The School for Social Entrepreneurs (SSE), in partnership with Power to Change, have released positive new data from the first cohort of community businesses in England to be supported by Match Trading™ grants, a new type of grant funding.

Match Trading is a new type of grant funding that pound-for-pound matches an increase in income from trading, created by SSE. By rewarding sales growth, Match Trading incentivises social organisations to develop their trading base, so they can build stronger futures.

The community businesses that received the Match Trading grants generated £1.7m from trading over the course of the year, £591,000 higher than their trading income from the previous 12 months. What’s more, they achieved a typical 92% increase in income from trading[1]. This compares with a typical increase of 19% amongst the control group, who did not receive Match Trading grant.

Nineteen community businesses taking part in the Community Business Trade Up programme, run by SSE in partnership with Power to Change, were offered Match Trading grants of up to £10,000, effectively allowing them to double their grant funding allocation if they increased income from trading over and above their previous year’s income. They also received 12 days of learning over six months, to help them grow their organisations through trading. The control group received a £10,000 grant and the same learning sessions.

For the businesses receiving the Match Trading grants, their income from trading as a proportion of total income increased by 14 percentage points, from 73% to 87%, between the baseline and the programme year, whilst for the control group there was no change.

Sara Buchanan, Joint Head of Open Programmes, Power to Change, says: “We’re delighted to share the results from the first community businesses to use Match Trading grants. This innovative new way of funding supports community businesses to think differently and learn how to generate more income from trading; rather than be reliant solely on the money they can raise through grant applications. Combining learning with Match Trading grants has proven to be a winning combination and we look forward to seeing more community businesses benefit from this funding model in the future.”

Roisin Tobin, Business Development Manager, Buzz Lockleaze, a community shop, café and garden that grows, produces and sells fresh and affordable food, offering volunteering and training opportunities, in Lockleaze, Bristol, was one of the participants in the Community Business Trade Up programme and received a Match Trading grant.

She says: “The Match Trading grant really helped us to focus on growing our trading income. We knew that if we put the effort in we would receive an additional pound in funding for every pound we earned. Combined with the learning sessions, it proved to be the catalyst we needed to try ideas and move our thinking from how we would find the next grant to keep us going, to what income we could generate ourselves, to be supplemented by grant. Knowing we’re more self-sufficient is a great boost for the whole team at Buzz Lockleaze.”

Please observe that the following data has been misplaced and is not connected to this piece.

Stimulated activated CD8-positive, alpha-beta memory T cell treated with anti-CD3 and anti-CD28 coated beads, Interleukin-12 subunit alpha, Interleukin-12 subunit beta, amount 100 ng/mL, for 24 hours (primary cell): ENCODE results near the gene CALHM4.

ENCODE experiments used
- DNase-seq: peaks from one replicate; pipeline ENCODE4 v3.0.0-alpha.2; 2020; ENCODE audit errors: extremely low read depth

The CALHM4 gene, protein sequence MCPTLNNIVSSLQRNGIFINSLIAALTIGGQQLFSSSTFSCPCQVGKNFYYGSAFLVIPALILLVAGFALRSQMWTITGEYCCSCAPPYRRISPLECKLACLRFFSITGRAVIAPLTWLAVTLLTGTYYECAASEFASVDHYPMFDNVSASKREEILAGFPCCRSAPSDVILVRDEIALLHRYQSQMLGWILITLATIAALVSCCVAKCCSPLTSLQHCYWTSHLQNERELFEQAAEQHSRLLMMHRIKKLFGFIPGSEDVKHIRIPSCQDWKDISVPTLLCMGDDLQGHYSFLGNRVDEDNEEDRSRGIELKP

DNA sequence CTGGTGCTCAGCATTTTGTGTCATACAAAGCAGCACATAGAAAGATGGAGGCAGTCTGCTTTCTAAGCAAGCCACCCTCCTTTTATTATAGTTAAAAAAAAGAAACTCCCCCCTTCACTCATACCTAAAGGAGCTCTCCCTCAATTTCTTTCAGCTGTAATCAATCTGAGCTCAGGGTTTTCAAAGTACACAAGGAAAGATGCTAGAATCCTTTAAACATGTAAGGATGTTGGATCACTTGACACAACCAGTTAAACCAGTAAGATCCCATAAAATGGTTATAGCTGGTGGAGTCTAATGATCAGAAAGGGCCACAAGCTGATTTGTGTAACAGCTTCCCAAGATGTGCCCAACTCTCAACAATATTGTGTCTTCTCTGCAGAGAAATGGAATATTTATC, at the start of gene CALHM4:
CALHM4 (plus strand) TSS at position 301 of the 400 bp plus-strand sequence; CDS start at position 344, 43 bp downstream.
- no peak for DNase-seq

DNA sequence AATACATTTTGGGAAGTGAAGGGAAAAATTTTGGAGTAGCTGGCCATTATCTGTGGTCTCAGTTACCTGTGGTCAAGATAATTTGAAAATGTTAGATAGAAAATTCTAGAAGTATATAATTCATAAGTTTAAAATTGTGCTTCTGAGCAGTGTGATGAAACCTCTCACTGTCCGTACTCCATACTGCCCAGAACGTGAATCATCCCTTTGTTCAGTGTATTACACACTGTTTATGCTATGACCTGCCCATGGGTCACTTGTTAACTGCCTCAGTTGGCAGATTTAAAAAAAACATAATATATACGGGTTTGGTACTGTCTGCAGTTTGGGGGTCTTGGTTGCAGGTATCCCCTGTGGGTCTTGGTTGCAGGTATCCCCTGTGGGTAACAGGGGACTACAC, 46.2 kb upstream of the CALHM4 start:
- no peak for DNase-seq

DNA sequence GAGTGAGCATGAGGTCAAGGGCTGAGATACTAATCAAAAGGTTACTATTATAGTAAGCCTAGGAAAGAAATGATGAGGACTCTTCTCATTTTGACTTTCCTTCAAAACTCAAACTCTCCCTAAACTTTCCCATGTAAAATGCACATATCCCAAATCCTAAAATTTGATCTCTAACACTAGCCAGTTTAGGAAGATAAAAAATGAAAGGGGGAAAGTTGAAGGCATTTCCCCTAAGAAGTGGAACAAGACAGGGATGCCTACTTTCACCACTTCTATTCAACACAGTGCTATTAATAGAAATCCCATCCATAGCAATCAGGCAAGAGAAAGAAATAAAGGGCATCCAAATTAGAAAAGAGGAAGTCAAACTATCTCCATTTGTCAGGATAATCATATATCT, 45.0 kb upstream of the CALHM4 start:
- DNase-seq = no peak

The development of the Match Trading grant model is being supported by the Match Trading Task Force, comprising leading individuals from across the sector including funders and grant-giving foundations, the Office for Civil Society, local authorities and academics, who together are helping to shape the on-going development of Match Trading, sharing learning, data and expertise.

Carol Mack, CEO of the Association of Charitable Foundations and chair of the Match Trading Task Force, says: “The latest results from organisations accessing Match Trading grants are very promising. It’s still early days, but I’m encouraged by the impact Match Trading grants are having on social organisations developing new ways they can increase their income from trading. In the recently published Civil Society Strategy, the government spoke about ‘grants 2.0’, and this is a superb example of the type of flexibility that grants can offer. I believe Match Trading grants could play an important role in developing the sustainability of community businesses and social enterprises.”

The positive results announced today echo those of the first pilot project to use the Match Trading grants in 2015-16, which also saw 19 social entrepreneurs increase their income from trading. They were supported by Match Trading grants of up to £7,000 and a learning programme, as part of the Lloyds Bank Social Entrepreneurs Trade Up Programme, in partnership with SSE and jointly funded by Big Lottery Fund.

Alastair Wilson, CEO of the School for Social Entrepreneurs, says: “We’re really pleased to see that Match Trading grants and learning programmes are having such a positive impact on community businesses. We know that at the heart of these organisations are driven, passionate individuals, who given the right support, can build thriving businesses delivering real social impact in their neighbourhoods. Match Trading grants are by no means a silver bullet but initial data from both the pilot project and the Community Business Trade Up programme in partnership with Power to Change is showing that this type of funding is helping to build more sustainable business models.”

Match Trading grants were launched in September 2017 by SSE.

[1] In the Match Trading group, there was a typical increase of 92% in income from trading, from £42,000 to £81,000 (comparing median income from trading by year).